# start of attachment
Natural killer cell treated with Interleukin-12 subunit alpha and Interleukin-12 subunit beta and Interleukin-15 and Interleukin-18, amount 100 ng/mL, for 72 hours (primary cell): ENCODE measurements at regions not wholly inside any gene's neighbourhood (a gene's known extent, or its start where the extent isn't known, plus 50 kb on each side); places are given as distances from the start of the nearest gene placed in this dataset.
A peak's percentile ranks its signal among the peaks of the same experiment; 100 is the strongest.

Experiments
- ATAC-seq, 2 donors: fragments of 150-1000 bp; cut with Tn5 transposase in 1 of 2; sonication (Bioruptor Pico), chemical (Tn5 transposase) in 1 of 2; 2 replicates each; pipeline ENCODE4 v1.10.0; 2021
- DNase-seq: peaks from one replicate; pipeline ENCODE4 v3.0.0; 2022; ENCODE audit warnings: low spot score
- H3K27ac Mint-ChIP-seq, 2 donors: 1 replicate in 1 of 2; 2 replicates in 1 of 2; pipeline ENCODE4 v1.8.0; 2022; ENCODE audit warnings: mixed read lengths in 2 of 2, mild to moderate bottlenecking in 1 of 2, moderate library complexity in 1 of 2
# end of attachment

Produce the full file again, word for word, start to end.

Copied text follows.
Natural killer cell treated with Interleukin-12 subunit alpha and Interleukin-12 subunit beta and Interleukin-15 and Interleukin-18, amount 100 ng/mL, for 72 hours (primary cell): ENCODE measurements at regions not wholly inside any gene's neighbourhood (a gene's known extent, or its start where the extent isn't known, plus 50 kb on each side); places are given as distances from the start of the nearest gene placed in this dataset.
A peak's percentile ranks its signal among the peaks of the same experiment; 100 is the strongest.

Experiments
- ATAC-seq, 2 donors: fragments of 150-1000 bp; cut with Tn5 transposase in 1 of 2; sonication (Bioruptor Pico), chemical (Tn5 transposase) in 1 of 2; 2 replicates each; pipeline ENCODE4 v1.10.0; 2021
- DNase-seq: peaks from one replicate; pipeline ENCODE4 v3.0.0; 2022; ENCODE audit warnings: low spot score
- H3K27ac Mint-ChIP-seq, 2 donors: 1 replicate in 1 of 2; 2 replicates in 1 of 2; pipeline ENCODE4 v1.8.0; 2022; ENCODE audit warnings: mixed read lengths in 2 of 2, mild to moderate bottlenecking in 1 of 2, moderate library complexity in 1 of 2